Monday, 21 February 2011

Annie get your gun

Quite a lot of people in the USA, and some in other countries, seem keen on the idea of carrying a gun for self-defence.

In principle, the idea that we should all have the means to defend ourselves is a good one. Unfortunately, a gun is inherently an offensive weapon that has no defensive capability. The only way of using it for defence is to “hit back first”, which is likely to work well only against an incompetent opponent; and tends to yield cases of innocent people being shot by mistake. A truly defensive weapon, such as Isaac Asimov's force shield, would be much better if available.

There are two situations in which you might consider carrying a gun (assuming that it's legal to do so).

  • Violent crime is common in your area. In this case, a gun may be useful in some cases, although it will be either useless or worse than useless in other cases (someone holding a gun becomes a high-priority target for armed opponents). You can decide whether carrying a gun improves your chances or not. However, my personal preference would be to try to move out of the violent-crime area and settle down somewhere more peaceful.
  • Violent crime is uncommon in your area. In this case, a gun may be useful only in a low-probability event. If you decide to carry a gun, for consistency you should probably guard yourself against other low-probability events. For instance, you should wear a helmet in the street in case something falls on you; you should carry a lightning conductor in case of thunderstorms. You should ensure that your home has an air-raid shelter, and stock up with food and survival gear in case civilization collapses. If you live in the USA, you should move out, because the Yellowstone Supervolcano could blow at any time and devastate the country.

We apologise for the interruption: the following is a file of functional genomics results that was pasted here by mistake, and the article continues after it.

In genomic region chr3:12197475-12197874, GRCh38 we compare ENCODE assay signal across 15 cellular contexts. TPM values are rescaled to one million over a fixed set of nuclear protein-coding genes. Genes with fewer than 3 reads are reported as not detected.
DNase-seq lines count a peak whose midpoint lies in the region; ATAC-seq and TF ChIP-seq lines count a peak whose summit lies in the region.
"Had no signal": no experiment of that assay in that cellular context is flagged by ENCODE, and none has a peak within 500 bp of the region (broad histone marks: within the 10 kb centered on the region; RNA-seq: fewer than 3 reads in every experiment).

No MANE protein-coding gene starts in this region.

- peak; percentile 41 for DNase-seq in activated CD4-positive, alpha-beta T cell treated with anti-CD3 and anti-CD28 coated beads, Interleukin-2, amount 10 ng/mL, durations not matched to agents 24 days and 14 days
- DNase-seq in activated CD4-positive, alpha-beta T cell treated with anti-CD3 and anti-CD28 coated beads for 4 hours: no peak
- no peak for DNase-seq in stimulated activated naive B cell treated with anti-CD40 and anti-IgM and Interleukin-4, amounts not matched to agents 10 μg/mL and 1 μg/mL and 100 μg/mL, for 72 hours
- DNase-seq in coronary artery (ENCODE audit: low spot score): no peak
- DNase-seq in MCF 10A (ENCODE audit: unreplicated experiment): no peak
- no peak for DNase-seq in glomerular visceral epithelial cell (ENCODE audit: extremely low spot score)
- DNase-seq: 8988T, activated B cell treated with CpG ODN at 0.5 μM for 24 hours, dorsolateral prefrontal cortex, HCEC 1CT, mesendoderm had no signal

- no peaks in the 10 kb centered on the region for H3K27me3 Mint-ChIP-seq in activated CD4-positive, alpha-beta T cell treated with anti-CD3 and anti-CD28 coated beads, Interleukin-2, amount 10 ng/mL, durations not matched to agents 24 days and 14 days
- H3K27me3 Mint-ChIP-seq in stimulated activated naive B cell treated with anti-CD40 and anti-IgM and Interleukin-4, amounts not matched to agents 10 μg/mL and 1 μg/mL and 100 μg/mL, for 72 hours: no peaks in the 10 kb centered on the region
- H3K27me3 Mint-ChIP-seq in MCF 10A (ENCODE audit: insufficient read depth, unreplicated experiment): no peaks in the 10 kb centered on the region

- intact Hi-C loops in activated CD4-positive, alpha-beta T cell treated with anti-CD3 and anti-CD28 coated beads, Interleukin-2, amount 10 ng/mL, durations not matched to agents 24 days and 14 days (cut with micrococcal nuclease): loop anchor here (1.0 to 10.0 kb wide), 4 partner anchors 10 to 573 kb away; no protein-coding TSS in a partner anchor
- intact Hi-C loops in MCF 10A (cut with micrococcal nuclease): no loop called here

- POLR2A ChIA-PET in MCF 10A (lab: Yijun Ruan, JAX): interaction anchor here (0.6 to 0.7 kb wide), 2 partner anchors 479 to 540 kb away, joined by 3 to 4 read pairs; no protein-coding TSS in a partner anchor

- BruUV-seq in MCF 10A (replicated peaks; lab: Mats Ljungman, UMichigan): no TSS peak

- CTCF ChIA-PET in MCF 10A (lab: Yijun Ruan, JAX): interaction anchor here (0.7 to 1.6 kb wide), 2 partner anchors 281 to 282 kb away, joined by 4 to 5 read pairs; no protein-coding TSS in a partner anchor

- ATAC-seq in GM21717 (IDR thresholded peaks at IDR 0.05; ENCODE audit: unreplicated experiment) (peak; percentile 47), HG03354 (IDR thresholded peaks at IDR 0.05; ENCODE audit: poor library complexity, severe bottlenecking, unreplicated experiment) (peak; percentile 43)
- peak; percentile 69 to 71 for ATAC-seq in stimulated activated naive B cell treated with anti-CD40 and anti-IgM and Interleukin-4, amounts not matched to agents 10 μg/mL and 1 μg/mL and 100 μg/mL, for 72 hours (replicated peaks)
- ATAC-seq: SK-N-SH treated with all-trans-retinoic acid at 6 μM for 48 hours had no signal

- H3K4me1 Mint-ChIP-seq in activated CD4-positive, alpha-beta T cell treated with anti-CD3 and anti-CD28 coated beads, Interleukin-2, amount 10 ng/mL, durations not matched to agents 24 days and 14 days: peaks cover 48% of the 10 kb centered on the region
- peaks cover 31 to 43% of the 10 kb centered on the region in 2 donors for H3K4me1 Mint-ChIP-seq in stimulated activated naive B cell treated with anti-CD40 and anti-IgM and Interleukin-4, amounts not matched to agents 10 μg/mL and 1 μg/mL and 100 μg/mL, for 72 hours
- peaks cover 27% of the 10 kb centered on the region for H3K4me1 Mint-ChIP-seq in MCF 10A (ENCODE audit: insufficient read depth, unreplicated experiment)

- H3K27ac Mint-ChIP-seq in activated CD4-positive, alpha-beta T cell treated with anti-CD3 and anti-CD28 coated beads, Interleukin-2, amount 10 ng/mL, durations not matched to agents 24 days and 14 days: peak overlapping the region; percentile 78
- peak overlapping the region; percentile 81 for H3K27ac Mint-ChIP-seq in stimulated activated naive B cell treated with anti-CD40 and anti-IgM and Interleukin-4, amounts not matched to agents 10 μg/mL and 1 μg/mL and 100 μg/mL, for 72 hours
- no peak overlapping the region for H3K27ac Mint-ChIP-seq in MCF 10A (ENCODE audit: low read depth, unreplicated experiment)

It's a matter of opinion whether ordinary private individuals should be allowed to own guns freely, with restrictions, or not at all. I'm accustomed to live in countries in which gun ownership is heavily restricted, and I like it that way: I think countries with such restrictions are safer places to live. However, if most people in another country want guns to be freely available, that's fine with me; I'm not obliged to visit that country.

I'm aware that many American libertarians regard gun ownership as an essential liberty. I'm not completely sure of myself on this point, but I don't think it is. Even libertarians must accept some restrictions on liberty: we shouldn't be free to go around killing people, for instance. And, if we shouldn't be free to kill people, why should we be free to buy a tool whose primary purpose is to kill people? We should be entitled to defend ourselves, but I think we should all look for non-lethal methods of doing so. Some methods already exist; given more research, better methods would be found.

If guns are legal, I suggest that any innocent person who gets shot (or his next of kin) should be entitled to heavy compensation from the gun user or owner; even if the shooting is by accident or mistake. Gun owners, like car owners, should insure themselves so that they can pay up if required.


David Friedman said...

I live in the U.S., I'm a libertarian and know other libertarians, and I don't think I have ever met someone who expressed the opinion that everyone should carry a gun for self-defense. The usual view among libertarians is that everyone should be free to do so, with some people choosing to carry and others not.

Can you point at evidence supporting your "quite a lot of people?"

Chris said...

I've forgotten most of it but have a read of "More guns, less crime" by John Lott. As you can imagine, it's widely disputed but there is a lot of data in there. I mention this because of your force field argument. If you were to rob a bank you have 3 options: the UK, a US state where guns are legal but there are certain restrictions, or a US state where there are no restrictions on wearing a gun under your coat. Which would you choose? A criminal doesn't have to be successfully shot to stop him, he just has to influenced to think it is too risky.